Young Voices of Science

Young Voices of Science logoYoung Voices of Science (YVoS) is a free science communication training program designed to prepare and empower science scholars to share their knowledge, concerns, and hopes for the future with the wider world. We provide participants with a launch pad for public engagement, early in their scientific careers.   

  • What: FREE science communication training and real world practice for science scholars!

  • Who: Graduate and undergraduate students in environmental fields
  • When: Series of seven Zoom workshops held on Thursdays during the Spring and Fall semesters, 6:00–7:30 pm ET
  • Where: Wherever you are, via Zoom!
  • Class size is limited

Workshop leaders are experts in public engagement with science, creative writing, storytelling, and science-to-policy outreach. Class size is limited to 20 participants; we ask that participants commit to all seven trainings and design and carry out at least one outreach activity, with one-on-one support from the Hubbard Brook Research Foundation.

Program Overview

Young Voices of Science is a free seven-part training program designed to equip undergraduate and graduate students in environmental fields with effective methods for sharing their scientific work and passions with non-technical audiences. Participants will attend a series of virtual workshops and practice sessions, led by expert science communication consultants.

To complete the program, participants must commit to attend all seven trainings (held Thursdays from 6:00–7:30 pm ET) and undertake at least one outreach activity, putting what they learn into practice. Hubbard Brook Research Foundation staff will help to identify and coordinate outreach opportunities. Outreach activities might include, but are not limited to: writing and submitting an op-ed to a local, regional, or national publication; participating in Hubbard Brook's public science storytelling tradition; conducting an outreach presentation at a local science center; or participating in a science briefing for state or federal lawmakers. Participants will receive individualized support from a  mentor throughout the process of planning and executing their chosen outreach activity. Check out previous YVoS outreach projects in the Project Showcase links below.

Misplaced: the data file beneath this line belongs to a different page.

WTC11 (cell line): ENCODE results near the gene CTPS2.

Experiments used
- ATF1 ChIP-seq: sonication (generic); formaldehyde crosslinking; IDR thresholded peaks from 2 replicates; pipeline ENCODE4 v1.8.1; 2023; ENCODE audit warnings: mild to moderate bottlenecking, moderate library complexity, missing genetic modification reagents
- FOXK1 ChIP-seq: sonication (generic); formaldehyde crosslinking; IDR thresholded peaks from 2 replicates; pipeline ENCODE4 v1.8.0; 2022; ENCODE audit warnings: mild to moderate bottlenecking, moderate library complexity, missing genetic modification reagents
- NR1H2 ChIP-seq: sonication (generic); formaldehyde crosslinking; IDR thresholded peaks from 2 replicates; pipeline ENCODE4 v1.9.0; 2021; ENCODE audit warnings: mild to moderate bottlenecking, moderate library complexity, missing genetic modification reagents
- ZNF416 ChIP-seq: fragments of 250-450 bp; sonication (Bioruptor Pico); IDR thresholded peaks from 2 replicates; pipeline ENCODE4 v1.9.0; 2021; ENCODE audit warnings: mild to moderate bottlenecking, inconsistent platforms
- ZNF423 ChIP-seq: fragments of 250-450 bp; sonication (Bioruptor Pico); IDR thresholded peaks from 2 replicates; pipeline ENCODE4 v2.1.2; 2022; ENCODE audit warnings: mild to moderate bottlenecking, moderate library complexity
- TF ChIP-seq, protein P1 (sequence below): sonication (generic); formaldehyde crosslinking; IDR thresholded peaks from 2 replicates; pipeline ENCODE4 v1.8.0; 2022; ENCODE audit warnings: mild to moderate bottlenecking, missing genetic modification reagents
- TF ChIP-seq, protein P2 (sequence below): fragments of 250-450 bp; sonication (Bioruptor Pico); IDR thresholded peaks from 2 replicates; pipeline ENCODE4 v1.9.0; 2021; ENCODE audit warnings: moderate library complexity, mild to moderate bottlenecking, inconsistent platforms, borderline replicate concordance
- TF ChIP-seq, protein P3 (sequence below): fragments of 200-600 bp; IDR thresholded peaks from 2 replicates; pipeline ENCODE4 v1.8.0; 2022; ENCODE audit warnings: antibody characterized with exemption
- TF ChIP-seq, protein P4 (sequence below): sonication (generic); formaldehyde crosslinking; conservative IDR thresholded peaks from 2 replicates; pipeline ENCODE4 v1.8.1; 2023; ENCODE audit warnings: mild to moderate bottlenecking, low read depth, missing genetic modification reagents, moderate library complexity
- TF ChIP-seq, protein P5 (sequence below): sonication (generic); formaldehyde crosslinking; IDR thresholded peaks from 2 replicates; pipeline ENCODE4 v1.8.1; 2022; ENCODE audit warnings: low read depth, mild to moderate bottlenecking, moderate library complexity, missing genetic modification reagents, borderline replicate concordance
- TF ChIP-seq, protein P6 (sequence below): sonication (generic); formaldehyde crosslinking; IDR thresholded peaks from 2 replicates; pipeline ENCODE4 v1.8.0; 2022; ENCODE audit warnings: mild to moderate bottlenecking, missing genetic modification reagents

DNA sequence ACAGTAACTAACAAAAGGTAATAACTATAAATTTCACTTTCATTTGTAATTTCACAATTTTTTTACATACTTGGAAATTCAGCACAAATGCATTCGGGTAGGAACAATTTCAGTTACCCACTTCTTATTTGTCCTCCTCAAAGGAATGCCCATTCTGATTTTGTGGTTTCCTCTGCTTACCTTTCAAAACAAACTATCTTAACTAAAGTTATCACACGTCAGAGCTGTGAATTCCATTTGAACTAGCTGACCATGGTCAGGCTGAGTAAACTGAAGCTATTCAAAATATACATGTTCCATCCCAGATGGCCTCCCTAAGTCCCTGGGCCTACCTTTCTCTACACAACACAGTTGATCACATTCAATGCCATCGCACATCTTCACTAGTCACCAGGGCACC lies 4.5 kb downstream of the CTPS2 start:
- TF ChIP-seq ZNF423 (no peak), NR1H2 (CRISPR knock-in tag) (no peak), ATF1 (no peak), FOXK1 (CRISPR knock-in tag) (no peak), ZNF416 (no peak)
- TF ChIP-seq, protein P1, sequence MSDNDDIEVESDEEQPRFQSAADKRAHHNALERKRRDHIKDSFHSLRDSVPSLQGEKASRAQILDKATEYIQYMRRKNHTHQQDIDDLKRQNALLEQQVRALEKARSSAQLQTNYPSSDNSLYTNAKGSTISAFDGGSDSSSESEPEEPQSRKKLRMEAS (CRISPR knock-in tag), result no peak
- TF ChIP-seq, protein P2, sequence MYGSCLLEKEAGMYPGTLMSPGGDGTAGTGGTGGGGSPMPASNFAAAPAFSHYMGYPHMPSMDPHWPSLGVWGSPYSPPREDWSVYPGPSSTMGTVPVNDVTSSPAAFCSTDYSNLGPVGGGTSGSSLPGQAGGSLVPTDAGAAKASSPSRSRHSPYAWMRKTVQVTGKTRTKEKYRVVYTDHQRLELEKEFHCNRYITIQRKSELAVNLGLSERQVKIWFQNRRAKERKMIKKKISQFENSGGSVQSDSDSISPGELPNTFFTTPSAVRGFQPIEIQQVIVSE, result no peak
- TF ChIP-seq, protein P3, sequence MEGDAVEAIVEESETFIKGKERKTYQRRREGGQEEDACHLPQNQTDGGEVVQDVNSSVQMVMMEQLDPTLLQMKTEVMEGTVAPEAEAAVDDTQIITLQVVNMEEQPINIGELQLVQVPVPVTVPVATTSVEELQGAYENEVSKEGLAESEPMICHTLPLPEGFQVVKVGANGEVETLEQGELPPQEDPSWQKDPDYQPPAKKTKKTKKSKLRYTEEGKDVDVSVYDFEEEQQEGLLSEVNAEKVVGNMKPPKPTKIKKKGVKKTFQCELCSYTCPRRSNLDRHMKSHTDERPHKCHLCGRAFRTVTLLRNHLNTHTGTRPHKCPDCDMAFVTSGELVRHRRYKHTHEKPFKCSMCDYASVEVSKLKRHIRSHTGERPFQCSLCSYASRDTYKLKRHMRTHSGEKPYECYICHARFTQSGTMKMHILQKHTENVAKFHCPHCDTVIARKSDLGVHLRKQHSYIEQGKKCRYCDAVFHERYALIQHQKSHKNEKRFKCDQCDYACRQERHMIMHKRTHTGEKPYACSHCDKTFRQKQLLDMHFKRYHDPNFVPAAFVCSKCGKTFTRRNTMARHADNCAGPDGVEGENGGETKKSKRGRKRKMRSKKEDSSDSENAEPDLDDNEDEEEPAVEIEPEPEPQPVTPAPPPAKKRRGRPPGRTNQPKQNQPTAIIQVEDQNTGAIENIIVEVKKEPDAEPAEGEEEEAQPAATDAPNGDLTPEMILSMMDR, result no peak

Each participant will receive a digital portrait made by a student artist, for use in future outreach. By the end of each program series, high-quality training and communication resources will give participants a head-start in public engagement, early in their scientific careers.

To apply

To apply for the Spring 2022 Young Voices of Science program, please fill out and submit the following Google Form. Preference will be given to students who are available to attend all seven workshops. Students from underrepresented groups are strongly encouraged to apply. Applicants will be notified about enrollment. 

Application form

“This morning as I spoke, I felt such a resounding sense of passion and purpose — both for the science that I do and its potential to translate into profound policy solutions.” (YVoS participant referring to a briefing with a U.S. Senator)

"The material was great to be exposed to and be able to take moving forward, but I also really appreciated the community.”

"All of my expectations were met with this program. I learned more about science communication in this program than I ever have. It was awesome!"